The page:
Episode 299 – Walking & Gawking in Potsdam

Our first glimpse of Potsdam’s central area from the river, with the dome of the Nikolaikirche visible amidst elements of a more modern cityscape.

Having reached Potsdam via river cruise along the Havel, I’d originally planned for us to explore the Neuer Lustgarten (New Pleasure Garden), located very near where our boat dropped us off. We did do that, briefly, at the end of our afternoon, although it is an ordinary enough park space that it wasn’t particularly picture-worthy.

Maybe we’ve become jaded, having seen so many spectacular fountains, but this one in the Neue Lustgarten was the garden’s most interesting feature and, without the waterworks turned on, didn’t wow us. The overcast skies did nothing to enhance the experience or the photo either.

Instead of heading directly to the Lustgarten, we went in search of our Kaffee und Kuchen (coffee and cake) “lunch” and realized that we were right in the middle of the most beautiful square in Potsdam:

The Alter Markt (Old Market Square)

During his expansion of Potsdam into a representative residential city, King Friedrich II, a great fan of Roman-Italian art and architecture, had that style adapted into everything he had built on the Alter Markt.

The many buildings on the streets around the Nikolaikirche, with their magnificent facades and statues, were originally erected between 1744 and 1754. It’s a bit shocking to realize the pace of construction, when put into perspective against modern methods and machinery.

The entire area was heavily damaged during the 1945 British air raids, and several of the buildings were subsequently razed and replaced with more modern buildings during the years of the Soviet occupation. After German reunification in 1990, work began on faithfully reconstructing the exteriors of the historic buildings. That work is ongoing, with an anticipated completion date of 2025.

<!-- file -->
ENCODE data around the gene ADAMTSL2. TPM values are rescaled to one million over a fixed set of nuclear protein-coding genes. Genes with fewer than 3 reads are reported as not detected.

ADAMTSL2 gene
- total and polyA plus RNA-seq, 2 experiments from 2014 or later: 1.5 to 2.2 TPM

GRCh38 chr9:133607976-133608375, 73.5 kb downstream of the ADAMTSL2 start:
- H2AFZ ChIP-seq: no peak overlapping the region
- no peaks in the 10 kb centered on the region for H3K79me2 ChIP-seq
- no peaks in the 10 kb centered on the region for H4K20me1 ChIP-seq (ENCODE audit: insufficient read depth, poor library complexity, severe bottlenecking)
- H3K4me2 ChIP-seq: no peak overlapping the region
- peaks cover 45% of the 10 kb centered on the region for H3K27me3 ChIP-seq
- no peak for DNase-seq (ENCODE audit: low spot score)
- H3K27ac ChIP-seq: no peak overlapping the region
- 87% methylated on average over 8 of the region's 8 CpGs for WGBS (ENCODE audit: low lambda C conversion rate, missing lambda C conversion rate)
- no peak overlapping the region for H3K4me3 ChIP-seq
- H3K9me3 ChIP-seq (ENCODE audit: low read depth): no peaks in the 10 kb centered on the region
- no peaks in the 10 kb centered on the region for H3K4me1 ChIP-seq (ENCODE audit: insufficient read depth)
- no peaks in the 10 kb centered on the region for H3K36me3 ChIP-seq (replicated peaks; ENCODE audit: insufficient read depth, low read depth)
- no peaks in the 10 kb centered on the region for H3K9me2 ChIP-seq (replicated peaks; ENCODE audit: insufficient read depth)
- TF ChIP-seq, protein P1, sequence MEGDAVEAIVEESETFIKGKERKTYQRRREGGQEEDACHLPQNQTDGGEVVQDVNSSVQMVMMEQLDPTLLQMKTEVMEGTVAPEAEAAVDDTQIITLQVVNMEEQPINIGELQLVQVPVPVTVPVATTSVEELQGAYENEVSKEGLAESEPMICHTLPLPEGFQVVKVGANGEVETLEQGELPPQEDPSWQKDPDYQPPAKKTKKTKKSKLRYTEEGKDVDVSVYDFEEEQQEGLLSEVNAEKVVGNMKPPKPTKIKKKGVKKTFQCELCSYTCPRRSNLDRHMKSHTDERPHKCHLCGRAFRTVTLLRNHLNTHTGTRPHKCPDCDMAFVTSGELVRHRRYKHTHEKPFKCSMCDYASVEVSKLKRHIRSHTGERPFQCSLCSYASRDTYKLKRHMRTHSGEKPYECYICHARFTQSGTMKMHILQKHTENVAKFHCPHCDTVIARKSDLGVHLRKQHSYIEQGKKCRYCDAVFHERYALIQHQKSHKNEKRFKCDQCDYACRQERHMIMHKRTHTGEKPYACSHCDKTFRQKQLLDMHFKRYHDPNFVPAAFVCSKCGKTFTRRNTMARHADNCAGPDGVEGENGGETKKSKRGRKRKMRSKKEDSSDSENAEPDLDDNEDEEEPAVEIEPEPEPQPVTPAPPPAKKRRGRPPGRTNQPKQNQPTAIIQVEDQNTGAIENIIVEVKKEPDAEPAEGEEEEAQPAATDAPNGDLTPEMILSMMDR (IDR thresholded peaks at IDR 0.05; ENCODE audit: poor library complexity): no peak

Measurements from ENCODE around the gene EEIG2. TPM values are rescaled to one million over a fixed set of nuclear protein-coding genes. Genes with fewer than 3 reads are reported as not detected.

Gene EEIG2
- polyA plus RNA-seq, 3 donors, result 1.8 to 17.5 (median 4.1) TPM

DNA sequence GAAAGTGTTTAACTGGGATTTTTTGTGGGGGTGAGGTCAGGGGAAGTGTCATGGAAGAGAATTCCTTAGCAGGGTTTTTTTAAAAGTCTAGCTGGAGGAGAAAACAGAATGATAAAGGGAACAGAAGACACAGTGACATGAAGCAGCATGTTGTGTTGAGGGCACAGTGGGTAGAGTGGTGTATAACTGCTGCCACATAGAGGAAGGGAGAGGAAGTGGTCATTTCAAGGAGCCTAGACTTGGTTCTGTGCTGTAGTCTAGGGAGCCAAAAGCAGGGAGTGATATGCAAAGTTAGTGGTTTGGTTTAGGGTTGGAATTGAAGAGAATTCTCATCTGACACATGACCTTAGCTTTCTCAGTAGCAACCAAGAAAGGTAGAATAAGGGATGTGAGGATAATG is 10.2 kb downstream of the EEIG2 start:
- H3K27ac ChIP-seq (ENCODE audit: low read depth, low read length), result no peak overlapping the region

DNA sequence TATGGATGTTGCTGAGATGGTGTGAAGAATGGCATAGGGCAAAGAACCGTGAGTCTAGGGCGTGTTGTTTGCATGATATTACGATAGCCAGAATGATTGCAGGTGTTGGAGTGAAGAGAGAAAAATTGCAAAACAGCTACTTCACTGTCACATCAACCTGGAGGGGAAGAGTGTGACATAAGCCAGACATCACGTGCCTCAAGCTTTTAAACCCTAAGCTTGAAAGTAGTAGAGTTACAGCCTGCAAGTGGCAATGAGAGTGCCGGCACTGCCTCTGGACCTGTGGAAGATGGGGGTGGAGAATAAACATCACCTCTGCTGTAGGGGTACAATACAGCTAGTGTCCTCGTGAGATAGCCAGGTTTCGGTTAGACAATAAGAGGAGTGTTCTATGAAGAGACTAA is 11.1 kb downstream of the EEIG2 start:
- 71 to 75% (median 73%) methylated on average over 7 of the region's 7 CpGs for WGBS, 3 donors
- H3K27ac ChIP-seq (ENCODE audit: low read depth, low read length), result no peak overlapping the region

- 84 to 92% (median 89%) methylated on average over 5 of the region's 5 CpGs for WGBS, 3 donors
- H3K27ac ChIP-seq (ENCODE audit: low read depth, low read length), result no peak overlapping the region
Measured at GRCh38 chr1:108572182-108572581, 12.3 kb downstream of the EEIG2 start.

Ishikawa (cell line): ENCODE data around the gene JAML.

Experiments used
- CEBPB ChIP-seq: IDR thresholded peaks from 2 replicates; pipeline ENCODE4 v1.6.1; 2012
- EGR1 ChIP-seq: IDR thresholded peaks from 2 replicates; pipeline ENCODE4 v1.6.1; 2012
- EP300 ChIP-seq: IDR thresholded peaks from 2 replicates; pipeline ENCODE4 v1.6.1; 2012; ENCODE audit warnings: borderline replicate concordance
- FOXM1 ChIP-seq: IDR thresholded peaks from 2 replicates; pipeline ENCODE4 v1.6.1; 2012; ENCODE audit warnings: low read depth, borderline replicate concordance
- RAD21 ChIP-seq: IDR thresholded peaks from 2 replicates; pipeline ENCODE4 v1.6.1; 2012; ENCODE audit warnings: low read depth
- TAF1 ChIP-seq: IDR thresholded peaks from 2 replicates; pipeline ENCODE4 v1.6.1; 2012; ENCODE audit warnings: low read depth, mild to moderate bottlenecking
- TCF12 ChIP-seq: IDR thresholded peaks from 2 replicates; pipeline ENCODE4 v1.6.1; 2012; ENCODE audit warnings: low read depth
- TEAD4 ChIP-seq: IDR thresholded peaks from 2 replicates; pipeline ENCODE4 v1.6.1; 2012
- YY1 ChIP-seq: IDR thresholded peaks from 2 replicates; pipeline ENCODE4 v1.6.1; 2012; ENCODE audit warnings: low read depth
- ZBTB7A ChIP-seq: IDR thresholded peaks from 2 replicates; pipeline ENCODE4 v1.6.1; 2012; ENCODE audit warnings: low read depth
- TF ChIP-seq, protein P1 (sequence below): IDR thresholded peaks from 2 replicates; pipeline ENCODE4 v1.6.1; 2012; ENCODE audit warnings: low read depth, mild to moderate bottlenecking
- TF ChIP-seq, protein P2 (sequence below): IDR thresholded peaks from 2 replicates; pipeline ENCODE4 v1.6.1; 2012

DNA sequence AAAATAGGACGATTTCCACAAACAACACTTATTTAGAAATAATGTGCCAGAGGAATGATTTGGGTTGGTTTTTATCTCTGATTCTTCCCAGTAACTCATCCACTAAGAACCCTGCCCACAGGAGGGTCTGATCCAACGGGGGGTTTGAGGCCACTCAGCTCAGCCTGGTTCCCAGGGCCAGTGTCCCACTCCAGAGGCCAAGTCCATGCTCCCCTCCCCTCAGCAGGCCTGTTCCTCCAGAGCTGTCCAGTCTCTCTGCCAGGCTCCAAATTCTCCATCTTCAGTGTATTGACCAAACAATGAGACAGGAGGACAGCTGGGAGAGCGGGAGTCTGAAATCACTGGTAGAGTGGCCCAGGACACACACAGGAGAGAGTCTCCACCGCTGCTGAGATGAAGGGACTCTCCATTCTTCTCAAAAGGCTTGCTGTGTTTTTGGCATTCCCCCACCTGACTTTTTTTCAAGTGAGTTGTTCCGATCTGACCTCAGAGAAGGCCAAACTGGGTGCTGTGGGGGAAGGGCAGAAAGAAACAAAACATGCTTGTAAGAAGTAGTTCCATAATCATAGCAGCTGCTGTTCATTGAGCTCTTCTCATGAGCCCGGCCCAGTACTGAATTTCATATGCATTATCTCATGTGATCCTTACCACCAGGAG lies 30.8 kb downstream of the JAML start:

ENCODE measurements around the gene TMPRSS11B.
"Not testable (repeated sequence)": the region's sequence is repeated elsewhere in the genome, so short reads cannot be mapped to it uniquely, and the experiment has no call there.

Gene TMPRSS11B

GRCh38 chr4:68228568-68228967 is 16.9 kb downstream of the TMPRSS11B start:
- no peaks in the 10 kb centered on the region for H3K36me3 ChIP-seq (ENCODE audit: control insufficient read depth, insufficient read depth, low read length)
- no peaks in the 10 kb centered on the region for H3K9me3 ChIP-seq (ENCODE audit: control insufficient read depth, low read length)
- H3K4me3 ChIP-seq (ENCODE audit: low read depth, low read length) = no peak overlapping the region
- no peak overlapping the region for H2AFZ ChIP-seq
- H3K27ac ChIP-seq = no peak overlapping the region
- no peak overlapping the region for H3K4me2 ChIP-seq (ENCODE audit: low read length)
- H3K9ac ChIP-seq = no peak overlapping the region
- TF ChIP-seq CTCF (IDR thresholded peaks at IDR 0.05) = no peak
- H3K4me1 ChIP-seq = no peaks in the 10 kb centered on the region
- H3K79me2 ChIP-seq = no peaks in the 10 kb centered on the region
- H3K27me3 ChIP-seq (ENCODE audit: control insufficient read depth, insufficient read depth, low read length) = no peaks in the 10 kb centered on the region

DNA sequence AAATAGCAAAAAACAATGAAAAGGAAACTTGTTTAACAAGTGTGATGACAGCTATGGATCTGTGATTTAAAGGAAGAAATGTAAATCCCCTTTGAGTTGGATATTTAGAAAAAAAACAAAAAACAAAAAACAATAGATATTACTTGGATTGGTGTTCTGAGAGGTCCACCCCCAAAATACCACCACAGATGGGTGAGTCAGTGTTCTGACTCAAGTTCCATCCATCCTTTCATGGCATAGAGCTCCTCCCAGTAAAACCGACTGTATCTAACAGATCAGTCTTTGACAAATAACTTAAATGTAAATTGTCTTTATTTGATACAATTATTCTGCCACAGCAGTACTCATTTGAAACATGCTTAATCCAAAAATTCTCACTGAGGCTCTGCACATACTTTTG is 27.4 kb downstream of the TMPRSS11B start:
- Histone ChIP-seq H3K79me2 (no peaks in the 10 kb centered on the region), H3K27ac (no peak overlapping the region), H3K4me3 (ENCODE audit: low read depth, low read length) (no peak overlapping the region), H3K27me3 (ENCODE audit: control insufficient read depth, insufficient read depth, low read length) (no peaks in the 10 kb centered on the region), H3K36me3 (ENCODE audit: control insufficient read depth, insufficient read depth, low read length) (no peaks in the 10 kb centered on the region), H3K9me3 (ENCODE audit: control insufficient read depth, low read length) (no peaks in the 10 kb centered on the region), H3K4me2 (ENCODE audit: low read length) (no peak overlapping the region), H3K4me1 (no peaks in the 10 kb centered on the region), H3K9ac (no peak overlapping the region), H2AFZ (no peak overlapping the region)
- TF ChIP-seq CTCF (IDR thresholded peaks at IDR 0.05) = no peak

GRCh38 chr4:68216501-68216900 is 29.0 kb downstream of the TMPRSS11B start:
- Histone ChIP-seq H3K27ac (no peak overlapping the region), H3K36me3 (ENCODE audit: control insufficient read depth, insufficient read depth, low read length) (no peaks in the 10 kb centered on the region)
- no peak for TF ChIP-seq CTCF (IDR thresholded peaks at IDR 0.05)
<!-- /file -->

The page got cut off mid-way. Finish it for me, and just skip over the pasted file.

Reconstruction of the Barberini Museum, formerly Barberini Palace, was completed in 2016.
Top: the pale yellow Barberini Art Museum and a portion of the coral pink former Potsdam City Palace. Bottom: damage from artillery fire is clearly visible in the salvaged Corinthian columns of this section of the Potsdam Palace, contrasting the reconstructed columns on their left.
The Potsdam Museum, using the façades of the old city hall (Altes Rathaus).
I thought that Atlas with the weight of the world on his shoulders was an interesting sculpture with which to top a City Hall. When we approached from a different angle, Ted was able to zoom in and capture the gorgeous detail in the lower photo.

We walked past the hoarding around the last remaining empty block and saw some of the 19th century photographs being used to aid the reconstruction of buildings which will create much needed modern apartments and retail space behind faithfully recreated historic façades.

The Nikolaikirche

The imposing Nikolaikirche is definitely the focal point of the Alter Markt, so, after photographing the outside, we not only went in but also climbed the 280+ steps to the highest viewing platform around the dome that visitors are allowed to access.

The church looks more like a Roman temple than a Christian church, and the angels more like Roman gods and goddesses.
(More about that obelisk in the top photo later)
The attached dome at the time of its original construction was considered to be one of the first iron rib constructions of its kind.

This is the largest church building by Karl Friedrich Schinkel, who also designed the Berlin Concert House and Altes Museum, the Friedrichswerdesche Church, and the interiors of Charlottenhof.

It was erected in 1830-37 in the early classical architectural style, and is considered one of the most important sacred buildings of classicism in Germany.

For reasons of stability, corner towers had to be added, which are crowned by blessing and praying angels and serve as bell towers.

View of the Nikolaikirche from the back, affording a clearer look at one of the corner towers.

In 1841-49 Ludwig Persius and Friedrich August Stüler built the drum-shaped sanctuary in the spirit of Schinkel, who died in 1841.

The altar area of the sanctuary viewed from the entrance (top), closer up at floor level (bottom left), and looking down from the choir gallery (bottom right), from which vantage point the glorious frescoes are also featured.
Looking up into the dome from within the sanctuary. Note the triangular areas formed between the arches.

The interior was redesigned in 1849/50, deviating from Schinkel’s designs. The painting was done by the workshop of Peter Cornelius.